If Detroit doesn’t win it all this time, somebody has got to pay the piper and it probably will be skipper Jim Leyland. Heads are once again picking the Tigers to finally get over the hump, as they begin another postseason with an ALDS clash against the Oakland Athletics.
As usual, Oakland has a team of scrappy fighters who combine clutch hitting, power and a knack for the dramatic to compete with teams more talented across the board. The A’s won 96 games this season, so underdog is a term you should use lightly. This is a rematch of last year’s ALDS, which lasted the full five games and ended with Justin Verlander hurling a four-hit, shutout gem.
Oakland is probably the worst type of team for Detroit to play. The Tigers recent playoff history suggests that they can play tight, especially as favorites. We all know part of Oakland’s mystique is that they play loosy-goosy, crash and dash ball, and this season they have an upgraded pitching staff led by the age-defying Bartolo Colon (18-6, 2.65 ERA).
It’s just hard to figure Oakland. Throw the scouting reports in the trash because playoff games often come down to one swing and the A’ s have four guys with at least 22 homers in Brandon Moss, Yoenis Cespedes, Josh Donaldson, and Coco Crisp. With Bob Melvin mixing and matching like Grand Master Vic on the blend, an Oakland series win wouldn’t surprise anyone.
Then again, if Miguel Cabrera, who has been hobbled for weeks with lingering issues with his groin, abdominal, and hip area, can be his usually dominating self, then Detroit may have the bigger conquest.
Detroit’s not bringing anything new to the party. They have sick hurlers at the top of the rotation in Justin Verlander, Mad Max Scherzer (21-3) and Anibal Sanchez. Verlander had an off year for a pitching god of his ilk (13-12), but the other cats did enough to edge a feisty Cleveland for the AL Central title. The Tigers’ starters lead the league in innings pitched, set a strikeout record as a pitching staff and allowed the fourth-lowest home run total in MLB. However, the bullpen has been shaky all season.
Detroit has the most pressure. The Tigers have been knocking on the WS door for years under Leyland and have come up short each time. They lost to the St. Louis Cardinals in his first season (2006) and the San Francisco Giants in 2012. Neither team was a juggernaut and Detroit was heavily favored. Three-straight division crowns is a dope accomplishment, but not winning a WS creates added pressure for every postseason.
"We talked in spring training. This was a tough year for the guys because the expectations were so high and it was almost like we were set up to fail. I told them don't get caught up in the expectations," Leyland said to the NY Daily News after the Tigers clinched the division.
When you are fielding Triple Crown winners and future Hall of Famers like Cabrera and Prince Fielder, it’s hard not to get caught up in the expectations.
Baseball doesn’t have the same year-to-year continuity that other sports have. The window of success closes quickly for most teams. Just ask Ron Washington and Texas, who lost back-to-back World Series in 2010-11, or the Washington Nats who sat their ace Stephen Strasburg for the franchise’s first playoff appearance in ’12. Their execs had this idiotic belief that they were saving him for “future” title shots, but Washington didn’t come close to making the playoffs this season. The time is now for the 68-year-old Leyland and this Tigers squad. The first step is taking care of Oakland, which the Tigers should do in 5.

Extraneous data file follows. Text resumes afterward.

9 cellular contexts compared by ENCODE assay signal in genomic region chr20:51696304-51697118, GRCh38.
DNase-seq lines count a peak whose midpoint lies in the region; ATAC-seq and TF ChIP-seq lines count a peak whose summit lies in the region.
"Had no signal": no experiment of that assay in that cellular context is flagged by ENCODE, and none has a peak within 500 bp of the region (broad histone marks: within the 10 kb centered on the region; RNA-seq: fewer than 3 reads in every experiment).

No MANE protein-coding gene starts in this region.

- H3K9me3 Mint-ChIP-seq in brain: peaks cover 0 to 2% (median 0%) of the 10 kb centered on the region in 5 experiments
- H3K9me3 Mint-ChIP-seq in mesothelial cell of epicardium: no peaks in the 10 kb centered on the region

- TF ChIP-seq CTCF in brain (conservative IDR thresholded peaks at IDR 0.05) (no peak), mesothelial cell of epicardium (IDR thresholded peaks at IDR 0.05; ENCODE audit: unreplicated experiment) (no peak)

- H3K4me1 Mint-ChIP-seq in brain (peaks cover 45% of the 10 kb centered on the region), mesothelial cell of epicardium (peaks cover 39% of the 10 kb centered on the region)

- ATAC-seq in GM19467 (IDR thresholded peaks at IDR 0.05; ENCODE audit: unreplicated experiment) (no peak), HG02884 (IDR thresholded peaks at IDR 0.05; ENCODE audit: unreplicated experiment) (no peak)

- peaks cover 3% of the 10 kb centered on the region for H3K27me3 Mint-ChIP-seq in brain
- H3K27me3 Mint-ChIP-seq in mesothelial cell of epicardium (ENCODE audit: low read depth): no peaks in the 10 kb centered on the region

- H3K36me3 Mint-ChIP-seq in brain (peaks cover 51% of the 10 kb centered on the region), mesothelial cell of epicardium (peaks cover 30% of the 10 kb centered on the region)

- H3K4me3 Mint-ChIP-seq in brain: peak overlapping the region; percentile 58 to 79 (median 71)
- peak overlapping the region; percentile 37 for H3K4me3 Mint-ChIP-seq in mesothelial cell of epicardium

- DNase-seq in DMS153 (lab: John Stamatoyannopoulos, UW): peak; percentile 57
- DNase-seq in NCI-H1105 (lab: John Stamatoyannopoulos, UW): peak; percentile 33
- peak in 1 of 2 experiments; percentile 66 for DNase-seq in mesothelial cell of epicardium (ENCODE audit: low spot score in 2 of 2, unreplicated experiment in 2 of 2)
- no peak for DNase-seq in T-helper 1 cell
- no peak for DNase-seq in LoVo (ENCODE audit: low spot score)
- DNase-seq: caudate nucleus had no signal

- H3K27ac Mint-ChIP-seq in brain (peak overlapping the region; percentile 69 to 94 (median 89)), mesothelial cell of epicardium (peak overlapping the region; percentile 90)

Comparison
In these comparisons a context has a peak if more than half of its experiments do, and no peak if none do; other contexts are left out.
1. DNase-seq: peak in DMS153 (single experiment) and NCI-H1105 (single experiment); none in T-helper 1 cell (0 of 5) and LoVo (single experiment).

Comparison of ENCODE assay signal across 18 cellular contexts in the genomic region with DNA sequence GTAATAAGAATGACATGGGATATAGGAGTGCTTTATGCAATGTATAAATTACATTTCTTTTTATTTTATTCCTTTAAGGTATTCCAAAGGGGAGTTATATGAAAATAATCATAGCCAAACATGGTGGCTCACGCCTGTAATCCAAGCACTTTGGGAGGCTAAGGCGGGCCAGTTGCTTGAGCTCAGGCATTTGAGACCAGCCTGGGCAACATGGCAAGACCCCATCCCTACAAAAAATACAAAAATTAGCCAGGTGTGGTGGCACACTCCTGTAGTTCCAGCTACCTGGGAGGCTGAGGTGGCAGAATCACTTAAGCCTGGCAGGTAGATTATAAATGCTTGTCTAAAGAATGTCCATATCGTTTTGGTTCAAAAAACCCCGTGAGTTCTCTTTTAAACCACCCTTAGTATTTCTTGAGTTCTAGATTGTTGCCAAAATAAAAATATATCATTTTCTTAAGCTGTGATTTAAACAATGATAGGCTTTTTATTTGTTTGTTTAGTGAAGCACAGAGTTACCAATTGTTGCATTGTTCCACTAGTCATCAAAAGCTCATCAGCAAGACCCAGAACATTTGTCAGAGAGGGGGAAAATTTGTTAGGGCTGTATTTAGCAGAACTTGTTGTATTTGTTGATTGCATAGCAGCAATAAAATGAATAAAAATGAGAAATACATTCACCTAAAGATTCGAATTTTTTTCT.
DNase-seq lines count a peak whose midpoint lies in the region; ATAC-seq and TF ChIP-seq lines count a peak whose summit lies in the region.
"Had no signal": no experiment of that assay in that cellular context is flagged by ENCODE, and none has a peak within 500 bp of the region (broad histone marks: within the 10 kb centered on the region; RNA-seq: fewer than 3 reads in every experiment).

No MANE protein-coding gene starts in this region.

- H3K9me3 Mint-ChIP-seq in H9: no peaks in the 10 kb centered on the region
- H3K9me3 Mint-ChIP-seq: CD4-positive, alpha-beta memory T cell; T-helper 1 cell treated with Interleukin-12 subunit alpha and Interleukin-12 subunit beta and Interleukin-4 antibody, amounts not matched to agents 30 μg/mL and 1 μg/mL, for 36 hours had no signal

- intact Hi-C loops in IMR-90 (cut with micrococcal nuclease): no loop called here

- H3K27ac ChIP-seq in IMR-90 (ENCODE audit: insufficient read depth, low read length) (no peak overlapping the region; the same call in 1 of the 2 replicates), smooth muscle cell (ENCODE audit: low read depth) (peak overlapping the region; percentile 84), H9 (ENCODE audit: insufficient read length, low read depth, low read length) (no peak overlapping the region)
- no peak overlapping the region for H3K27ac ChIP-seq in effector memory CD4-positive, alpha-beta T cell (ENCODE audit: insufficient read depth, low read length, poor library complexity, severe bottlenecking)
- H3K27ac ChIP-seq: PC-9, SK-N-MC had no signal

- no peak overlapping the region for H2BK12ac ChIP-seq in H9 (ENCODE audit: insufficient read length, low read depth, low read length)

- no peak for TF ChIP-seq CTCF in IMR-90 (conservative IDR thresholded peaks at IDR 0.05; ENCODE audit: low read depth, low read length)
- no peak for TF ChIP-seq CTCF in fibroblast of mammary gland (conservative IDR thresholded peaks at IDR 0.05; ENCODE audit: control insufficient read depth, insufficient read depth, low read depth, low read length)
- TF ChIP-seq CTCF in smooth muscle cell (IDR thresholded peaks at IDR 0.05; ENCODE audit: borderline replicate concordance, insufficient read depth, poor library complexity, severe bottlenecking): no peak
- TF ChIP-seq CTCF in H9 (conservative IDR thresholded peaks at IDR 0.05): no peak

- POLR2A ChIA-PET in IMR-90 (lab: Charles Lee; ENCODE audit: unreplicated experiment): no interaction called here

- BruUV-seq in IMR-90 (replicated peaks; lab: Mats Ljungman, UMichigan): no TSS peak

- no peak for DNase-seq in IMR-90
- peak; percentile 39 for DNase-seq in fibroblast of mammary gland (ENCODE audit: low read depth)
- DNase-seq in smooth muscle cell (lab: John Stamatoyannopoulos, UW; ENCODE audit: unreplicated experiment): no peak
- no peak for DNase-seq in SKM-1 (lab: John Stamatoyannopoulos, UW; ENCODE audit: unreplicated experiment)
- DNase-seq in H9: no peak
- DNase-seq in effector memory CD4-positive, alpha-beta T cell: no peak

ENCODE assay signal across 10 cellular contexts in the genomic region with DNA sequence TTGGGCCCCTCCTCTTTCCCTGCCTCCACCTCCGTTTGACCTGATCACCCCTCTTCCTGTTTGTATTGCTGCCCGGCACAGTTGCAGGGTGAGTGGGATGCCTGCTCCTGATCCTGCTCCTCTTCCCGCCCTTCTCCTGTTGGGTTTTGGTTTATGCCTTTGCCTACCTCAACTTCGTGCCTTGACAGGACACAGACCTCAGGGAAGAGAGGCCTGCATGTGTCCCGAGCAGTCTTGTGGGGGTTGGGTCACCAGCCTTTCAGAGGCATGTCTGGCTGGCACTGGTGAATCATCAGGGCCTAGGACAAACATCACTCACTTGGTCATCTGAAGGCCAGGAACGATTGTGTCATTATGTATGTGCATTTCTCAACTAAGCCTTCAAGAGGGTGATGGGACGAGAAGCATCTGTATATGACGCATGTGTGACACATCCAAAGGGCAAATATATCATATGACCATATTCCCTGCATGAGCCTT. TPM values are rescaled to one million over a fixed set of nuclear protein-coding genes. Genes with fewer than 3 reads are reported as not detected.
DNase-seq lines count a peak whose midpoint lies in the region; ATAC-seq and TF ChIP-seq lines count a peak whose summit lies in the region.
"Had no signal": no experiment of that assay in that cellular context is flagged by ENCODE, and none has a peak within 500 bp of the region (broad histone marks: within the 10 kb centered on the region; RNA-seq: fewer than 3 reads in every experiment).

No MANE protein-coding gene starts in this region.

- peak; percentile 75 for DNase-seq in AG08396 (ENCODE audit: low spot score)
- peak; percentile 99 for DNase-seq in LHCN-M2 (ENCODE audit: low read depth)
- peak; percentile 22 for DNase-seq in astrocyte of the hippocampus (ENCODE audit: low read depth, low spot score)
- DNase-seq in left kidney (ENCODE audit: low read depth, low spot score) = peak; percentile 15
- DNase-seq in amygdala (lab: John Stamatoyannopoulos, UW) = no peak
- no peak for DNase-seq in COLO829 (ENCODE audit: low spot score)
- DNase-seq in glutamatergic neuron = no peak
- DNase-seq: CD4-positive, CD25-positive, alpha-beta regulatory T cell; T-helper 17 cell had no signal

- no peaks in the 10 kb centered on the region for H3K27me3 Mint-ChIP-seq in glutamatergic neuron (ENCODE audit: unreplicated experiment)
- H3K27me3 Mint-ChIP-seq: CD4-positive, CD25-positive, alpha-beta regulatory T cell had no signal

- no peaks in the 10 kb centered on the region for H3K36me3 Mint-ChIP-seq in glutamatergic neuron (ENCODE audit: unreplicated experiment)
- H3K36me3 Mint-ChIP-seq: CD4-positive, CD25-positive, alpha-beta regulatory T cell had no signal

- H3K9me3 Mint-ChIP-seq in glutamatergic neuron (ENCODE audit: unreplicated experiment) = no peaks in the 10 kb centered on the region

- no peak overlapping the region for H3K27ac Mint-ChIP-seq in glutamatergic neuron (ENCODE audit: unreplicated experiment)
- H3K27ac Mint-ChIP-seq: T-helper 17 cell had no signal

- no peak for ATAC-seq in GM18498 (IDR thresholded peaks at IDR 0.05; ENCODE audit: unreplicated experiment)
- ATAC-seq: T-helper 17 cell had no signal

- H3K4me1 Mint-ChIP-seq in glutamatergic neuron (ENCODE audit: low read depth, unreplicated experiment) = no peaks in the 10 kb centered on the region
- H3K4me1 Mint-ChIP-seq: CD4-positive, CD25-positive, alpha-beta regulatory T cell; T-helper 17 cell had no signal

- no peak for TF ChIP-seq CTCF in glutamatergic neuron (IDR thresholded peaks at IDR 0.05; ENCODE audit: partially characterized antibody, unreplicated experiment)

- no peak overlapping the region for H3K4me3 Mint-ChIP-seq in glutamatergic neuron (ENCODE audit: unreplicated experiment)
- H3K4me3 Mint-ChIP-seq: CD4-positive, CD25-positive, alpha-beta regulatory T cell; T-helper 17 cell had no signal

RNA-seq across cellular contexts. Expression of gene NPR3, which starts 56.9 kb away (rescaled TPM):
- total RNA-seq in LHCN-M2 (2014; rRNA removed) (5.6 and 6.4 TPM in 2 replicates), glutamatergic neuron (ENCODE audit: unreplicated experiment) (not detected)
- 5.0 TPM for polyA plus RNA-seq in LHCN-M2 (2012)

The Tampa Scampers meets the Boston Bouncers in an ALDS matchup of AL East contenders. After finishing with 69 pitiful wins and their worst record since 1965 (excluding strike-shortened seasons of ’81 and ’94,) the Red Sox rebounded like Dennis Rodman and led MLB with 97 wins. They kicked Bobby Valentine to the curb, brought in the even-keeled John Farrell and had fellow AL East squads looking up at them for most of the season. Anytime a team made a push in the standings, the Red Sox would just bounce back and reassume control.
This matchup is a toss-up, when division rivals meet in the playoffs, anything can happen. Though Boston may have the offensive edge, led by 37-year-old DH Papi Ortiz, who smashed 30 dingers
Boston stole 123 bases this season and speedster Jacoby Ellsbury, who missed most of September with a compression fracture in his right foot, had 52 of them. If the outfielder can’t go, it will hurt Boston‘s ability to manufacture runs. Boston’s pitching had a rebirth as well. Jon Lester and Clay Buchholtz pitched to ERA’s well over 4.50 in 2012, but caught major wreck in 2013. Buchholtz went 12-1 with a 1.74 ERA, before a shoulder injury sidelined him for the last three months of the season (He’s back and will start Game 3.) Lester came through with a very solid 15-8 campaign.
The Red Sox also found a shutdown closer in right-hander Koji Uehara, who had the lowest WHIP (0.57) in baseball history by a pitcher who logged at least 50 innings, smashing the 0.61 standard set by Dennis Eckersley in 1989.
A balanced attack and a solid staff is Boston’s M.O., but the Rays live and die by the golden arms of 2012 Cy Young winner David Price and Matt Moore (17-4) and the tactically-wild ways of manager Joe Maddon. The Rays had a team-record 17 shutouts during the regular season, including four in their final 18 games.
Tampa beat the Red Sox in seven games back in 2008 to advance to the World Series in their only other postseason match-up. To repeat that feat, they will need a Herculean effort from head honcho Evan Longoria, a clutch batsman. Expect this series to go five games, but if David Price is on the mound in any decisive game, I’m going to give Tampa the edge.